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vacuum concentration/distillation may work. essentially putting the liquid under a vacuum causes the liquid to boil without having to heat it as much/at all. A rotary evaporator would do it but costs 2,000-15,000. alternatively you could hook a sidearm flask to a vacuum pump on a stirring hot plate for much less but it would probably take longer. A spray dryer would work but similarly costs a lot, however you can replicate the process with inexpensive tools (essentially the theory is that a slurry such as your stevia liquid is sprayed to fine particles into a hot chamber (350F+) and dried by the heat). It's touchy because too little heat will do nothing and too much will burn the powder but I've seen it done with a paint sprayer and a heat gun in an enclosed container (e.g. a pipe or trashcan depending on scale)
how to convert liquid dicetylmorphine to powder?
I love instructables! The best machine would be a lab-sized (aka "benchtop" or "table top") rotary drum dryer, since the split second the liquid hits the stainless drum it solidifies, and is instantly scraped off. Buflovak makes them, but they are very expensive:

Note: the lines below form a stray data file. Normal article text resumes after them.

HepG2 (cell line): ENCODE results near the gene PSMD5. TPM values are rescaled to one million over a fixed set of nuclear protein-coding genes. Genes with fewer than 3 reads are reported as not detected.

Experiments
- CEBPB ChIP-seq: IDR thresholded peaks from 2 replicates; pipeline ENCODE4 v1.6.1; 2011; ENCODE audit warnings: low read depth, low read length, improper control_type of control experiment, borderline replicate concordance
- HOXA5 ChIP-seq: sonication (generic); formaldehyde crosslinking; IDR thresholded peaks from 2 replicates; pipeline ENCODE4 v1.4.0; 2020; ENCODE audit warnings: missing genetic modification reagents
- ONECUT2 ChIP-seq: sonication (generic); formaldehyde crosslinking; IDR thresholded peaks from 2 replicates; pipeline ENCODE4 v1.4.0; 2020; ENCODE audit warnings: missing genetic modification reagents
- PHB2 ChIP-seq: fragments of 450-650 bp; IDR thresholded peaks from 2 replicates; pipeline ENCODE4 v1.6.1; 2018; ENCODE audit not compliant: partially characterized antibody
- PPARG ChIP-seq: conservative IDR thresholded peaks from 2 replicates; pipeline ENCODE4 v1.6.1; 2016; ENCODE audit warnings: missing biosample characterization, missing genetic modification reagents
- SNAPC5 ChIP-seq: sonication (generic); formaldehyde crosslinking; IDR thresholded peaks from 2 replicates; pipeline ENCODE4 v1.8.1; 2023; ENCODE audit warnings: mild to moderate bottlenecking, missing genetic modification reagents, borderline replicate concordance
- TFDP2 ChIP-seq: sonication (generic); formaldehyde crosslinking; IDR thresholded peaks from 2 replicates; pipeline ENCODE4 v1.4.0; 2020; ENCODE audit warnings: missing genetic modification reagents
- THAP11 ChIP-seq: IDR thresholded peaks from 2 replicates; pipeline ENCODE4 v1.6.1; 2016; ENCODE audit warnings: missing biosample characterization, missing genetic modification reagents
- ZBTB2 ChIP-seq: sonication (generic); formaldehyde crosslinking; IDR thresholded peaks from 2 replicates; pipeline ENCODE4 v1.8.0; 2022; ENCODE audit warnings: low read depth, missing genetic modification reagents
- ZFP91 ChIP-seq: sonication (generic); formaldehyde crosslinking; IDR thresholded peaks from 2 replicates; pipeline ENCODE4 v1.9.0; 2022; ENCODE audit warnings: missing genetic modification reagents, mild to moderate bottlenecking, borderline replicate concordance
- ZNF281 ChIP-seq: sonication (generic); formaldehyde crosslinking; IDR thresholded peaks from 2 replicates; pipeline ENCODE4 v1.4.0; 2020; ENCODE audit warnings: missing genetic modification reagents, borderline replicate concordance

Image 1: Rotary Drum Dryer (Lab Sized)
Here is an equally-effective approach, frequently used in labs to turn liquids into powders. Cellulose fiber is natural plant fiber to make stems erect and strong (think celery). Cellulose absorbs many times its weight in liquid, such as stevia liquid. A commercial form of cellulose called "SolkaFloc" absorbs many times its weight in liquid. You would soak the cellulose with Stevia liquid, then dehydrate it in the sun, or using a home dehydrator.
Image 2: Powdered Cellulose Fiber
Dehydrate the soaked cellulose at 125-135 degrees. The water should dehydrate rapidly due to the cellulose's high surface area. Drying options include a home oven, a mini clothes dryer, or a food dehydrator.
Image 3: Mini Clothes Dryer
Image 4: Home Food Dehydrator
When dry, grind it using a coffee grinder: the kind with burrs give the most uniform particle size, but you could use a rocket blender.
Image 5: Electric Ceramic Burr Coffee Grinder
Image 6: Hand-Crank Ceramic Burr Grinder
SHOPPING: WHERE TO BUY IT
Buy a Bella rocket blender at Wal Mart:
Buy a hand-cranked ceramic burr coffee grinder:
Get an electrified ceramic burr mill at:
Buy the SolkaFloc cellulose from International Fibver Corp in Tonawanda, NY:
Buy a shelf-type food dehydrator from:
Order a mini clothes dryer tumbler from:
Large Scale Solar Dehydrator
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Posted:Jul 12, 2011
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